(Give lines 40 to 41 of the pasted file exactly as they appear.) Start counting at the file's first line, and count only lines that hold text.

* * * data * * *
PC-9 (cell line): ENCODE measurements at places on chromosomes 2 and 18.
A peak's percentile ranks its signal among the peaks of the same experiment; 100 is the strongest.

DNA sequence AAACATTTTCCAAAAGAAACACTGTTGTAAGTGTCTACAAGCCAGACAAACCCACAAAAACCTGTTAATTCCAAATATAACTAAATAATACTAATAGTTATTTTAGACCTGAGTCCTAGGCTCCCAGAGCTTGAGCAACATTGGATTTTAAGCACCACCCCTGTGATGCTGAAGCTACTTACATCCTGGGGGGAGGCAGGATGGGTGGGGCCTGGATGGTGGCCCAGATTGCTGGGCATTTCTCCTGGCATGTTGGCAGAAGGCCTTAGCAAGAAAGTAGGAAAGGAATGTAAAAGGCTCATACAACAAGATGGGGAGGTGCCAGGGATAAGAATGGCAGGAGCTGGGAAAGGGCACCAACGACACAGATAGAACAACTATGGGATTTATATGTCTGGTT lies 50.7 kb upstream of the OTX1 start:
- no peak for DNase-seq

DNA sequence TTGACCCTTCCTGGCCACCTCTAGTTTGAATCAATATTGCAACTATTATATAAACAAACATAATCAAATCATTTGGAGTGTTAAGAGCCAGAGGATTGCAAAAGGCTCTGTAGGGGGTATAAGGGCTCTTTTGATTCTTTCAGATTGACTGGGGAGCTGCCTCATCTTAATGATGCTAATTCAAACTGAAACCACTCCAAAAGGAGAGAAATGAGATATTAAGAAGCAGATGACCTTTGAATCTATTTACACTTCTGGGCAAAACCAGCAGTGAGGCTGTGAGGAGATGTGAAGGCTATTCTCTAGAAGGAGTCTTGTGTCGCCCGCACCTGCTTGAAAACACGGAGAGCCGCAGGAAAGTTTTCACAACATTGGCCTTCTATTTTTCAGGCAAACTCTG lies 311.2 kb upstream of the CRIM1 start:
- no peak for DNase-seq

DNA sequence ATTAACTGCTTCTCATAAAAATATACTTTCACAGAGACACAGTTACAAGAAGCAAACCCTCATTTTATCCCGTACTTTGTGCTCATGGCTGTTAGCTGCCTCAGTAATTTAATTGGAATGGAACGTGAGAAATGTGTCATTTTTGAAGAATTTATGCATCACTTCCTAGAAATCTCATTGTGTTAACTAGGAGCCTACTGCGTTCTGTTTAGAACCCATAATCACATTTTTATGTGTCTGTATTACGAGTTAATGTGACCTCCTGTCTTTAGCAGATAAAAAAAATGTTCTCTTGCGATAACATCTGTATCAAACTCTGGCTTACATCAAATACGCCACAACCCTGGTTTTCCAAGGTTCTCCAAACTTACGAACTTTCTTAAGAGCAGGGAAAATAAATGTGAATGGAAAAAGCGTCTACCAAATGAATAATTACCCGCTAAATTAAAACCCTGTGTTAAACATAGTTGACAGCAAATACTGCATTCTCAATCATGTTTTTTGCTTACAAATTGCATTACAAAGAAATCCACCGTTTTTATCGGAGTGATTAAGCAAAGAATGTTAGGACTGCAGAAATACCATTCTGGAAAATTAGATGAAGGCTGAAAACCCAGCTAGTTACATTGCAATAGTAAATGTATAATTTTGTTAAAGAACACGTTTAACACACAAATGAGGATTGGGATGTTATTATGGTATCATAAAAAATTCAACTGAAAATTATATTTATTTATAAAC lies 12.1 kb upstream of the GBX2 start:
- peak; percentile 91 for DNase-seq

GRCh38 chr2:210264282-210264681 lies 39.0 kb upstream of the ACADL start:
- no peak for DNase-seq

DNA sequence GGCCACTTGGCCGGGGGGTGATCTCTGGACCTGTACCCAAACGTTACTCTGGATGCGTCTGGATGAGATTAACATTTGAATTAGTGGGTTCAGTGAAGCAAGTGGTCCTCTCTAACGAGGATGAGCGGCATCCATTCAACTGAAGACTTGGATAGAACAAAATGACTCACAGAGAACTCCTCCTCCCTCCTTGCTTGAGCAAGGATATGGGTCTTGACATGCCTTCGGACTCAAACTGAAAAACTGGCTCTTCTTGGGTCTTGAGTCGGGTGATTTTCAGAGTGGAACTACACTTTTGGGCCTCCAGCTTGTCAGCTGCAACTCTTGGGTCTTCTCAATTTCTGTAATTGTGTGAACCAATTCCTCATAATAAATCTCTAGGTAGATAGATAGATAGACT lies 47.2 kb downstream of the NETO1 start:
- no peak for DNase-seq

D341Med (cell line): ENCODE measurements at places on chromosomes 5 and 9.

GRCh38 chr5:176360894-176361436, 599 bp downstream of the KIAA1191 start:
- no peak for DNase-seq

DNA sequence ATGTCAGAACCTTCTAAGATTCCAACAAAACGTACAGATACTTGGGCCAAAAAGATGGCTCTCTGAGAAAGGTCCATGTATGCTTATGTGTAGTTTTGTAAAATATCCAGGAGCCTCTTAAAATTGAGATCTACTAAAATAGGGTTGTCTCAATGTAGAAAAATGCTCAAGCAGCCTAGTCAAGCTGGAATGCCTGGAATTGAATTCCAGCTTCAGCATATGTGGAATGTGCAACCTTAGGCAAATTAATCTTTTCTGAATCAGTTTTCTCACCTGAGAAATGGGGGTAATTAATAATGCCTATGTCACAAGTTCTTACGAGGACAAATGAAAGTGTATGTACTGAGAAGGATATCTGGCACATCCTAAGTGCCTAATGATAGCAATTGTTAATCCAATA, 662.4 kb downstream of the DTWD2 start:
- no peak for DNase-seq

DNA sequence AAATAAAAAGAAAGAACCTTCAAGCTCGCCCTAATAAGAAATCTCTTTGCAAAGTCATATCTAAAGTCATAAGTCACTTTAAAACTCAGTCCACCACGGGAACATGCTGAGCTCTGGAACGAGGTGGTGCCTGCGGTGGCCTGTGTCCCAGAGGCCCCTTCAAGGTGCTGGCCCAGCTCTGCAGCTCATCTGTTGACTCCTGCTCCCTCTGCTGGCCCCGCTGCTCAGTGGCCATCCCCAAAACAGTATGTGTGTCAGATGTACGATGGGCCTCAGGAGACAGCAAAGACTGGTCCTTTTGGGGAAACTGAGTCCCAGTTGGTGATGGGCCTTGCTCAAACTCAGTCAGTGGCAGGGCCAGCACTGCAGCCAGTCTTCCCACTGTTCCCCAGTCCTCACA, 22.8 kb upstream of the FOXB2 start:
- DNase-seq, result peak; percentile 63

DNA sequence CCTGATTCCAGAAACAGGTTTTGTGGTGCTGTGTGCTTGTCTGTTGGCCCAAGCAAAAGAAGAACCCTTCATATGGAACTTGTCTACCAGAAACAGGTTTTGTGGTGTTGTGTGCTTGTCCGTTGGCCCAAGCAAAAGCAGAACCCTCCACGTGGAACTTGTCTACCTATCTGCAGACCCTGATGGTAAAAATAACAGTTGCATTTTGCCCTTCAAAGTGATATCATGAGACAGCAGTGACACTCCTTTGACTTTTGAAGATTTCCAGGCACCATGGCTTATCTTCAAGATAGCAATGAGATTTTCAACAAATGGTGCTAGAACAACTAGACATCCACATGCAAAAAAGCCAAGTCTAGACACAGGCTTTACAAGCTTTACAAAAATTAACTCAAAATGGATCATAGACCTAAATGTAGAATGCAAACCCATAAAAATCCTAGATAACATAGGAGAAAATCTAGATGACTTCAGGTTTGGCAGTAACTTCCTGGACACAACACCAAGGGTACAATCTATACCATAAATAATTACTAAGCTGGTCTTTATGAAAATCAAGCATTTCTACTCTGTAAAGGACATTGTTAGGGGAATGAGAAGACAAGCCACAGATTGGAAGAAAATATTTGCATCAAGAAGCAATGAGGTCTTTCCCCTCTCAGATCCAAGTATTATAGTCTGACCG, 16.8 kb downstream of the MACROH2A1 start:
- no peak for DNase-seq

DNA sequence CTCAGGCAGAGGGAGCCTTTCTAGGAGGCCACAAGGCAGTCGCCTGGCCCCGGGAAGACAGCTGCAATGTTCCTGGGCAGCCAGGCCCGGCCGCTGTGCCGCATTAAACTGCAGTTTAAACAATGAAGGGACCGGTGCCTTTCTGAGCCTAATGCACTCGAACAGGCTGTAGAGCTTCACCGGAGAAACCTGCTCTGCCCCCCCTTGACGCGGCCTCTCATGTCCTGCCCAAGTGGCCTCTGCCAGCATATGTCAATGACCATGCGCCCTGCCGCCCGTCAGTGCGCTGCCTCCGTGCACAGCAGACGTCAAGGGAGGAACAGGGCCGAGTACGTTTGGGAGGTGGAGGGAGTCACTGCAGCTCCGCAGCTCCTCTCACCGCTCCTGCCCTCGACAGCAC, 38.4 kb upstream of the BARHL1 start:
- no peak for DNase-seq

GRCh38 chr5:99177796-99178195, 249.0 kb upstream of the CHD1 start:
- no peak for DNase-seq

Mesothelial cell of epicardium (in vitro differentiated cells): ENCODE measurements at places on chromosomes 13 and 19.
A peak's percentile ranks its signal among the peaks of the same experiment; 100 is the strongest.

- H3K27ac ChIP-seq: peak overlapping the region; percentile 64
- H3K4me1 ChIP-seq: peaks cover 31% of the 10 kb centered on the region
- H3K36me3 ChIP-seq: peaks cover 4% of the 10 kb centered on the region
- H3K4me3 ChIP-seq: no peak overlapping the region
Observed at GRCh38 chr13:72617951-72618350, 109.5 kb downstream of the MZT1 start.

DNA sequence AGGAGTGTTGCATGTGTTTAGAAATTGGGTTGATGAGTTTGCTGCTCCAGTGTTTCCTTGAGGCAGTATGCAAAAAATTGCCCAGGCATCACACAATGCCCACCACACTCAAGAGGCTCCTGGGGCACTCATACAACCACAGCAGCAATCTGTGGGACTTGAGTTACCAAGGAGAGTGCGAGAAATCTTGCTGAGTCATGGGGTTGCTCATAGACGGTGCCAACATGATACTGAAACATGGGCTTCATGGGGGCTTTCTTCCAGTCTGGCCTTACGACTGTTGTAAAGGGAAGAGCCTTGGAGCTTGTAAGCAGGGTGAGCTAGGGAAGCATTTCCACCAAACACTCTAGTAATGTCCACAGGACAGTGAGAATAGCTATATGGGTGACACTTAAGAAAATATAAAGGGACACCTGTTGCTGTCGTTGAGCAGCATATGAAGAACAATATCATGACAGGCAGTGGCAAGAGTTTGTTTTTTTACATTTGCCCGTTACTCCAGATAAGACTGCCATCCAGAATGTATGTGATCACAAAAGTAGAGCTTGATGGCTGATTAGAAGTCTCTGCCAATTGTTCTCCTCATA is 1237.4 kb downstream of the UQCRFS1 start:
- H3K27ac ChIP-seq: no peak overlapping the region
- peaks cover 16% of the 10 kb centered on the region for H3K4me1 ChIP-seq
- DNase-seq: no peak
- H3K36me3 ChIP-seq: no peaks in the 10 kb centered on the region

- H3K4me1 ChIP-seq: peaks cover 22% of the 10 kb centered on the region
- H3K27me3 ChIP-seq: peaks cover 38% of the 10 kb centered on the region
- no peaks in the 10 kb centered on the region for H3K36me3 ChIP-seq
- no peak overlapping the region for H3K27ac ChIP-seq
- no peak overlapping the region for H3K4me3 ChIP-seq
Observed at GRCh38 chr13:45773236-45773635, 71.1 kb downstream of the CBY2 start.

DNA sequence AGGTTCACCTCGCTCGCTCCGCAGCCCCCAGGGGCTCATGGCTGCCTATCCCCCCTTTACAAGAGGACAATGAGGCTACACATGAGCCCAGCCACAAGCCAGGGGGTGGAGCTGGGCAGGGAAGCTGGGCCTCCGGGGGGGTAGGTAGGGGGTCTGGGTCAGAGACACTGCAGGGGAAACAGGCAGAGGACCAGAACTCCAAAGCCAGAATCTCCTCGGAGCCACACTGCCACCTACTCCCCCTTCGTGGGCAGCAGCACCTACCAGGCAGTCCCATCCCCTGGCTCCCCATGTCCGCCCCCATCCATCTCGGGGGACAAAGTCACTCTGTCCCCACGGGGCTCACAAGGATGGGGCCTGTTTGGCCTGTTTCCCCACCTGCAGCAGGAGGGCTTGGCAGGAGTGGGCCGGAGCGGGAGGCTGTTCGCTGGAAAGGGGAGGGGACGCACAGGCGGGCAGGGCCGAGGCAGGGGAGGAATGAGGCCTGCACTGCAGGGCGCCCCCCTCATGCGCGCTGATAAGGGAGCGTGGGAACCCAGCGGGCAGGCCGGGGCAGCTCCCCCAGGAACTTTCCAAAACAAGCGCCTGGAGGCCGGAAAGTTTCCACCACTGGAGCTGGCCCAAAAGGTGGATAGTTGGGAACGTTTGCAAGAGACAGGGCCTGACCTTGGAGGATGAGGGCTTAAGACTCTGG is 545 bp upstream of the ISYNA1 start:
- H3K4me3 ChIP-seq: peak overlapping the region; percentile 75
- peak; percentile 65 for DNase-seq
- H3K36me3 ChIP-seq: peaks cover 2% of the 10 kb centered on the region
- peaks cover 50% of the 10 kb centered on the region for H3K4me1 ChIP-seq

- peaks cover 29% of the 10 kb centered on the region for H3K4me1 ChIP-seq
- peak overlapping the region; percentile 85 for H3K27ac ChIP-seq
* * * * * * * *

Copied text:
- no peaks in the 10 kb centered on the region for H3K36me3 ChIP-seq
- no peak overlapping the region for H3K27ac ChIP-seq